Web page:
Monday, September 26, 2016

Queen of Seasons - poem

(As Above, So Below - photograph by Kimberly B. Richardson)

Time is inevitable.
Of course, our minds are no longer
working in accordance to the rest of the body.
We think, therefore, we can not
possibly imagine what degree of damage
has been dealt to our flesh sins,
corrupted and rusted,
and yet we still move forward
in some futile attempt
to collect what was once lost,
mittens buried deep in snow
left by a child who was too cold to 
 handle the responsibilities. Violets,
somehow, are saved from cruel hearts
that forget the truth that they are human.
Flowers, rare and delicate, made into a crown
to bless the queen of seasons
while she walks the trails, her feet
made of morning dew and baby’s breath.
Time, spent in frugal measures,
can be seen as primal and short lived.
Understand, then, that this must be
a religious experience, one to surpass the
once popular notion that sin would
forever control us. And yet, and yet,
eyes still seek out something
greater, to encompass the right,
split down middle, to evolve in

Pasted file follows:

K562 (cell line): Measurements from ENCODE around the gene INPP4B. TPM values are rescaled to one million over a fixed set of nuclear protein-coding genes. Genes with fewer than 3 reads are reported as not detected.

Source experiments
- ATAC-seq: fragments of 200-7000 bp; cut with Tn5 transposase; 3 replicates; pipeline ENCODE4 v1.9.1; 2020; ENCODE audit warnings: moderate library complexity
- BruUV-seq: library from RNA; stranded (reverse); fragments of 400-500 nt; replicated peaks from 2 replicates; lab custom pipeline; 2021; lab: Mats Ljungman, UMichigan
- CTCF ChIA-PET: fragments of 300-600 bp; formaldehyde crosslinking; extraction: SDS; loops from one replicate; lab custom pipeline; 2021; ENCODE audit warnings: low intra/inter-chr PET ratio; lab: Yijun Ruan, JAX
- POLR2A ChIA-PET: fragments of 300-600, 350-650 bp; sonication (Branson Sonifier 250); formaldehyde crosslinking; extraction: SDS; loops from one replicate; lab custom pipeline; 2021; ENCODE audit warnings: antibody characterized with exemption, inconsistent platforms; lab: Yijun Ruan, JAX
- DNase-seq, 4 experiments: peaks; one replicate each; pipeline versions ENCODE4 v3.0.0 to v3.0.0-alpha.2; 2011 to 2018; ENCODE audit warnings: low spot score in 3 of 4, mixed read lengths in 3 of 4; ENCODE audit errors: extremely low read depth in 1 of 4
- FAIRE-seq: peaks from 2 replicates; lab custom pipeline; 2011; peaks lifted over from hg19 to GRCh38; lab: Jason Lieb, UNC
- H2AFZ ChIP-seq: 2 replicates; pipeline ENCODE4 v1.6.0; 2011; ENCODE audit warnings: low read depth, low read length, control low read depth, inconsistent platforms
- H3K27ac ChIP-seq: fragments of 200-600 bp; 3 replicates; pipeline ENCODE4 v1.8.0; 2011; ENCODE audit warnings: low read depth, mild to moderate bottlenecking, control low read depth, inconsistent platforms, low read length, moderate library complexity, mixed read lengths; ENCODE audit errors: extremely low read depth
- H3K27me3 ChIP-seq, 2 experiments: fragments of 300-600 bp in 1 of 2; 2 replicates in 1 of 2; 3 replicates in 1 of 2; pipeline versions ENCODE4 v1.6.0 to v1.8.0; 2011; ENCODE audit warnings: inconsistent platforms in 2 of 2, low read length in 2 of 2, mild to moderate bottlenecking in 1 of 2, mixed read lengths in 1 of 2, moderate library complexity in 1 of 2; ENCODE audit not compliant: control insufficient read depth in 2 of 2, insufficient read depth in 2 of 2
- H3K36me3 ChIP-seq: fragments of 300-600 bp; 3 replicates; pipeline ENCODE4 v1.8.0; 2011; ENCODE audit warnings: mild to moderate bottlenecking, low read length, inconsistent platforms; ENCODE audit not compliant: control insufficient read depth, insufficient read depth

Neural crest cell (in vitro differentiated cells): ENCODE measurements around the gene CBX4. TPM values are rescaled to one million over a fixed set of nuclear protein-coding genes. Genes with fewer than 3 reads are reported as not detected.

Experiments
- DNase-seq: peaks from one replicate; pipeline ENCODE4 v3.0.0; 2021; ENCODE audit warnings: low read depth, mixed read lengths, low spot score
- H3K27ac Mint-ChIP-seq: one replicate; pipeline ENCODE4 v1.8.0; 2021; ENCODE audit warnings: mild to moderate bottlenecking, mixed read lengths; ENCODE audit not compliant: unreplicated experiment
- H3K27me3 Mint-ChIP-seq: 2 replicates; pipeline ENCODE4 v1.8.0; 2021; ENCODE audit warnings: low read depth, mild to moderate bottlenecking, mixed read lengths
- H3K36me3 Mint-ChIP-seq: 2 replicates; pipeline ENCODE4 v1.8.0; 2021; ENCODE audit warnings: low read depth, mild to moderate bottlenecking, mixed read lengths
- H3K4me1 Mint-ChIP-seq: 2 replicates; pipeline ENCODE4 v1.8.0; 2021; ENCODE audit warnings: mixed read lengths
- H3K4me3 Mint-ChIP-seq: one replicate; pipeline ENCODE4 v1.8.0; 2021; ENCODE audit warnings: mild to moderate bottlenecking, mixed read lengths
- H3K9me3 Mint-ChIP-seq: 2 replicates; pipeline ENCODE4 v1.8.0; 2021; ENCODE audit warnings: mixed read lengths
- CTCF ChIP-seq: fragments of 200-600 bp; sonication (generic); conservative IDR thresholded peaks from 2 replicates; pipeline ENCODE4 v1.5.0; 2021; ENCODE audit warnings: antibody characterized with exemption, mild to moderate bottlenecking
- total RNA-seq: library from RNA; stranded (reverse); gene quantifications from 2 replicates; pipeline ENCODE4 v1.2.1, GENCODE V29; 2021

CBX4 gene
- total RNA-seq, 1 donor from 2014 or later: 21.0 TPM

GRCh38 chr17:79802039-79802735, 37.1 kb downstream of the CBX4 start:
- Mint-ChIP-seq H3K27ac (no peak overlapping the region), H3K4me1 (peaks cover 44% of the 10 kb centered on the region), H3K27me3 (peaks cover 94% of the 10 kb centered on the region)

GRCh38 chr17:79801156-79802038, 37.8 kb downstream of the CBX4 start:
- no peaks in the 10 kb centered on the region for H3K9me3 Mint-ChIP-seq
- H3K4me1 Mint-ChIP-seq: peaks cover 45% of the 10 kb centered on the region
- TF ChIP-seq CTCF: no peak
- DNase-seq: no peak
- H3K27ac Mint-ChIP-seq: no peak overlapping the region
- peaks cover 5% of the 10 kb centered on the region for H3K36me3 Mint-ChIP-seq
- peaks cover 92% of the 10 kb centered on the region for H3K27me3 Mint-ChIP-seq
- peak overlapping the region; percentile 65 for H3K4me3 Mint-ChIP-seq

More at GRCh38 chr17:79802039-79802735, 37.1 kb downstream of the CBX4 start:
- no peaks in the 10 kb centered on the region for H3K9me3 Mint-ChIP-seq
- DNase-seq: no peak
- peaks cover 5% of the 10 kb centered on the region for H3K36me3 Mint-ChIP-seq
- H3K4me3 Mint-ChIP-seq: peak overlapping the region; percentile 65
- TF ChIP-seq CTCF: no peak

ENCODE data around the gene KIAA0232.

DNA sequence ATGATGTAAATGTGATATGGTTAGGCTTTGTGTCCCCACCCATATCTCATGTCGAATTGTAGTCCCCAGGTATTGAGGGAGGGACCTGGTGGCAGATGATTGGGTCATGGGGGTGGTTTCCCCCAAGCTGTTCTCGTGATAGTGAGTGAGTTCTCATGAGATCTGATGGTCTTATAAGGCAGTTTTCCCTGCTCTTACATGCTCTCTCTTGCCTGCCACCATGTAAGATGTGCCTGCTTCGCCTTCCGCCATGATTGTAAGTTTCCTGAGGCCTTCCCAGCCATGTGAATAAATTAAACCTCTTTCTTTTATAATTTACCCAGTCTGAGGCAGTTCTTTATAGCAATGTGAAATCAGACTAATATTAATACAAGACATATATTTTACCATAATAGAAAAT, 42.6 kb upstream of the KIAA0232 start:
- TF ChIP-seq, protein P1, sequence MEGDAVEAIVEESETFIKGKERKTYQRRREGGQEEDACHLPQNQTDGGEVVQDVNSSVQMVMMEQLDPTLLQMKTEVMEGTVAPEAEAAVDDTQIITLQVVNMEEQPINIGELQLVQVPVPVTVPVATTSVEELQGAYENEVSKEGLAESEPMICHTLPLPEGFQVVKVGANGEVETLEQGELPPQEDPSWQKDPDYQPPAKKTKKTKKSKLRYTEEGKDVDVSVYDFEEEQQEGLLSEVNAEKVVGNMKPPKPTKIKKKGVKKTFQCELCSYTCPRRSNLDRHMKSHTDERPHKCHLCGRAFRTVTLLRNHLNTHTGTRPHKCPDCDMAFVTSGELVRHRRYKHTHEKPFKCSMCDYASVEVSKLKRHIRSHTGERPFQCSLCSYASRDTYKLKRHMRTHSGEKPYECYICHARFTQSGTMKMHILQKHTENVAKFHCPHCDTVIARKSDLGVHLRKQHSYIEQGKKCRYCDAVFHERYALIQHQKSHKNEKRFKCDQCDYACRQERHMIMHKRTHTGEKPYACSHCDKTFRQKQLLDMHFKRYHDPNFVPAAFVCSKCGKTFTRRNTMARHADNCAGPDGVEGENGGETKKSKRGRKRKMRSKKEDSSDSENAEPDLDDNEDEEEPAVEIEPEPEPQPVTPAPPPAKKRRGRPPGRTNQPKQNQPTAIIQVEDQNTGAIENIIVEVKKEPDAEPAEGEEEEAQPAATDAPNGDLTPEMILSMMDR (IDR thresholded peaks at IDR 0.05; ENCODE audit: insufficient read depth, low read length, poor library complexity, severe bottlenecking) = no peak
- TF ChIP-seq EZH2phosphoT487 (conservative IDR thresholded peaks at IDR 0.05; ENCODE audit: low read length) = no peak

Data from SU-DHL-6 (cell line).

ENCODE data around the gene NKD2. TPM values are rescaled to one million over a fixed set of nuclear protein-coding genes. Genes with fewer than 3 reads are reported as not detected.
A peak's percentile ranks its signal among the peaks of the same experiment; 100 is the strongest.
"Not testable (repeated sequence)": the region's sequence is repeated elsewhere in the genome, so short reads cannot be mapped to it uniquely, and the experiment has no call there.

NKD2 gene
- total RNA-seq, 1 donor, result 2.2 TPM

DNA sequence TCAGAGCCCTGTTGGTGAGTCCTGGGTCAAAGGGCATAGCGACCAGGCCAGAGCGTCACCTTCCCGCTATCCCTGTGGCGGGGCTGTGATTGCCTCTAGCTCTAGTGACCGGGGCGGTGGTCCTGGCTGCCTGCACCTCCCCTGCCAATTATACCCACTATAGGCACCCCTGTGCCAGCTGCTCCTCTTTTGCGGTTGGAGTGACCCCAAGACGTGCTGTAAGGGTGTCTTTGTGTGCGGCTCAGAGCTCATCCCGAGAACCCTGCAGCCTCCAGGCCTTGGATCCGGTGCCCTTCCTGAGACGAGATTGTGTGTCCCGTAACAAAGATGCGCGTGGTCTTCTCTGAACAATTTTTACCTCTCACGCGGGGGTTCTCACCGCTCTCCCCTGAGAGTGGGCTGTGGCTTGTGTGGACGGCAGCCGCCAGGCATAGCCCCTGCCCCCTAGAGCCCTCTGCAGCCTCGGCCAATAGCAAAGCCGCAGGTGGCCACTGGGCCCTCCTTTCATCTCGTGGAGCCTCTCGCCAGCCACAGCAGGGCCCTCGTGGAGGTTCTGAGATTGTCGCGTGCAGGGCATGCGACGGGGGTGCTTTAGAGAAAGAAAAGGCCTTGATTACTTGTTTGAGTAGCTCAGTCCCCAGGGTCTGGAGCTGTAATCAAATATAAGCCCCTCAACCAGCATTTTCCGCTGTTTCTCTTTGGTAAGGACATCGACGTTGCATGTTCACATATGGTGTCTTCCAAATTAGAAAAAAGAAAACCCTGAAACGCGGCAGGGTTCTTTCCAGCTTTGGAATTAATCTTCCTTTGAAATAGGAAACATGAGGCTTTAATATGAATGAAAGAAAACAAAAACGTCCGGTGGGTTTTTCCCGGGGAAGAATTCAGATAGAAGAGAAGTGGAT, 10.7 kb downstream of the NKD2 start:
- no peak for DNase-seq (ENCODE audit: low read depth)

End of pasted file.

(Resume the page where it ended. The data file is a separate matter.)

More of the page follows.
our fashion and become more than human,
more than machine. Puritanical to replace
the lustful, surprising even our own selves
to die withered on a cross
created by steel and rusted nails -
This is the gift we have
all agreed to accept with such frowns on our faces.
No, it is no longer here, our words, sins,
deeds, creatures created strictly
from the mind, of desires reached
an faintly grasped.
Do we have a prophet, now, living among
us, ready to speak for us all?
Is She in great pain that only She created
for Her words will not make any sense
if otherwise? We have been led to
believe that She must suffer before
we will take Her words as truth.
She used to be our queen of seasons
until Her followers killed everything,
leaving the land barren and sick. Her crown
was replaced with screams,
Her dress tattered greys and blacks
and still we want more, raping Her mind
to search for sweet and bloody secrets
She holds from us. Religion is our saviour

and She is its mother.

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